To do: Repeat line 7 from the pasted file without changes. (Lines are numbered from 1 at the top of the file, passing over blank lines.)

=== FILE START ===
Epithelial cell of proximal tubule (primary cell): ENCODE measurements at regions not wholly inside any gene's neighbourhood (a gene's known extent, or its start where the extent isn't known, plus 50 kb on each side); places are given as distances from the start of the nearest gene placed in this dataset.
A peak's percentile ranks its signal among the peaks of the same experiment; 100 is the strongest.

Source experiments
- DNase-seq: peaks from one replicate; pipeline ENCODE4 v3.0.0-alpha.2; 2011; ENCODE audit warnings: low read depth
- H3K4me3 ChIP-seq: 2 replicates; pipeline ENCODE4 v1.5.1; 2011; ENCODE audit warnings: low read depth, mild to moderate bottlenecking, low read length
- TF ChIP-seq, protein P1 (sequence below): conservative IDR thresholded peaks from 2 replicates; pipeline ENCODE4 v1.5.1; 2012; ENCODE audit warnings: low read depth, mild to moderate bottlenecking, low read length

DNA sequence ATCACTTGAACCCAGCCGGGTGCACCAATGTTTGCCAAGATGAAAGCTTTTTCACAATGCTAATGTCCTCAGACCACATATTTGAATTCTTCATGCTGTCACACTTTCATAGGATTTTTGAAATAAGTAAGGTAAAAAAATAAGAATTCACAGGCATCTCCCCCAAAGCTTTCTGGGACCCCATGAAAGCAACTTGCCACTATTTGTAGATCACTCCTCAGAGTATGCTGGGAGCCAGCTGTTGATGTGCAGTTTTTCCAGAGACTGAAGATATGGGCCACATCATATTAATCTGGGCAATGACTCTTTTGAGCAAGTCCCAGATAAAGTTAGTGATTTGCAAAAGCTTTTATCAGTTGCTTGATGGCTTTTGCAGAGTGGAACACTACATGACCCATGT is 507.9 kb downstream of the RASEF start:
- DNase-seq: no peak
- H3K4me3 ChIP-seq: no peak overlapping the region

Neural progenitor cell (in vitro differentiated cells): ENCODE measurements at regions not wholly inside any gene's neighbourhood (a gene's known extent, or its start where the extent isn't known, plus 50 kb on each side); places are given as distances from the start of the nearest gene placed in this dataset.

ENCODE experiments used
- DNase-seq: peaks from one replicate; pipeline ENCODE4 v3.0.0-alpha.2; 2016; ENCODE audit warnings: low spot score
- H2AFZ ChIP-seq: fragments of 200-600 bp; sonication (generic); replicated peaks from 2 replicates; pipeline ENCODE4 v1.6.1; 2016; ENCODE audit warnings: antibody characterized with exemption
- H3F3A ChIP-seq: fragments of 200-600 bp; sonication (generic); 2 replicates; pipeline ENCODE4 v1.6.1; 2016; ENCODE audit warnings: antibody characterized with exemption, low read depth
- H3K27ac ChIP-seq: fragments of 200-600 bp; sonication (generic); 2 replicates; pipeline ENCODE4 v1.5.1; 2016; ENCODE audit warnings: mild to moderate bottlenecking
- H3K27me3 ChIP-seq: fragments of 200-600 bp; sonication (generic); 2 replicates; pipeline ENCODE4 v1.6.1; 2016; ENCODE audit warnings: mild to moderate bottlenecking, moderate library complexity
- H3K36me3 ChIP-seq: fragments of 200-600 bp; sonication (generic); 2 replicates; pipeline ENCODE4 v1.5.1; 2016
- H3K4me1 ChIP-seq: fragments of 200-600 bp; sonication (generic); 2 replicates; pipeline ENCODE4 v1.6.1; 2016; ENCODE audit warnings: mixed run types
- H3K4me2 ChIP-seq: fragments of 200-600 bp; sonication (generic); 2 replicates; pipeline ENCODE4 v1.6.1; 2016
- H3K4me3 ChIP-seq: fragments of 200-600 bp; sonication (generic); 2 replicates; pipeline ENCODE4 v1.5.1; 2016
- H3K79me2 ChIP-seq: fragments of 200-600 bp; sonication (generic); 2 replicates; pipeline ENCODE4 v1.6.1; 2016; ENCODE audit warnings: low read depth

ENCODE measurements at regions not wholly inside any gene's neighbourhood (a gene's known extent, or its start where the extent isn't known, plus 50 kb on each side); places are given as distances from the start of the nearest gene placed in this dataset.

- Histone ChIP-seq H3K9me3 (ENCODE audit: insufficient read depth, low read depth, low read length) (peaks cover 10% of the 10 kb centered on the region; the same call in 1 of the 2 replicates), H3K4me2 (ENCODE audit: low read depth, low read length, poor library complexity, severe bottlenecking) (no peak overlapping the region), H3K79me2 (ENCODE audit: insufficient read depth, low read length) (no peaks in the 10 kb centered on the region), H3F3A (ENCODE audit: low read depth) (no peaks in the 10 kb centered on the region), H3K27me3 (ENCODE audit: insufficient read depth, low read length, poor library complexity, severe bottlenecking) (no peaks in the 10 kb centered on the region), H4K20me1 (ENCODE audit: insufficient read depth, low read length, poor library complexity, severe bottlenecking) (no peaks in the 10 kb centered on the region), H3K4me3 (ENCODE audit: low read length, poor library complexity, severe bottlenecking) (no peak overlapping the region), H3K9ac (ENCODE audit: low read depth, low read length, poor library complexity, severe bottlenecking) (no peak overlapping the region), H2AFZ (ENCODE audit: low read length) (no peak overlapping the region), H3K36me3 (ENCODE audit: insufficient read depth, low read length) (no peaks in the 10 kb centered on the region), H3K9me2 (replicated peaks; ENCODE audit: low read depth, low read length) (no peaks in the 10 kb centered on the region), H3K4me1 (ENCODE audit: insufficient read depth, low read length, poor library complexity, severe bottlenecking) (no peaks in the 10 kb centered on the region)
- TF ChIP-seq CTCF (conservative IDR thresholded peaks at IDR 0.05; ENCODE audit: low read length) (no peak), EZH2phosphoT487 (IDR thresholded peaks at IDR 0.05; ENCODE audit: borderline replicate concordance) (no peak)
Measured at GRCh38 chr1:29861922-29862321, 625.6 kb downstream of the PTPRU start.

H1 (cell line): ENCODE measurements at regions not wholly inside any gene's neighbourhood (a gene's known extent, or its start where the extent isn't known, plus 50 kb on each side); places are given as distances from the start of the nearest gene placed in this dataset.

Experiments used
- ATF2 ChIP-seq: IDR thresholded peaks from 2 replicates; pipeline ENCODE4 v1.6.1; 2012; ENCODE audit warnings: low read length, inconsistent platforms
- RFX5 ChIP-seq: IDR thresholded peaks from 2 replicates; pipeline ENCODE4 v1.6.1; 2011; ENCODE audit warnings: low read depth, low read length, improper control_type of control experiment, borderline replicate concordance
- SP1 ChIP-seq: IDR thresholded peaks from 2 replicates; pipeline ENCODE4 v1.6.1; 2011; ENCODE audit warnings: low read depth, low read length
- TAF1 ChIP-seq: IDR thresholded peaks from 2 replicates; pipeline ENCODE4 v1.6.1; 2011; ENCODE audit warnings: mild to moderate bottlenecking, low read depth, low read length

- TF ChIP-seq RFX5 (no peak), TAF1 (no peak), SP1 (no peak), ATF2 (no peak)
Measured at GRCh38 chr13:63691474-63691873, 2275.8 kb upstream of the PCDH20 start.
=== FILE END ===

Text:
DNA sequence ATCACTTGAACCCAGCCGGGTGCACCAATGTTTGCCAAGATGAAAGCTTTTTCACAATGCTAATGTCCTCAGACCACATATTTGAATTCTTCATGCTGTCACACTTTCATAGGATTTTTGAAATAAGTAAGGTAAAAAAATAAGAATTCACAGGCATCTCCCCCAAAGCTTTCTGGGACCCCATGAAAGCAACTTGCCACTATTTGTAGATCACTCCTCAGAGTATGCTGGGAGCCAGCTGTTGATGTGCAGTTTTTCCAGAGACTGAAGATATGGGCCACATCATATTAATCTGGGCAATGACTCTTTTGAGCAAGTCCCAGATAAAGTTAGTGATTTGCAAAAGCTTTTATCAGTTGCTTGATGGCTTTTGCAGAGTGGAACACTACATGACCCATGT is 507.9 kb downstream of the RASEF start: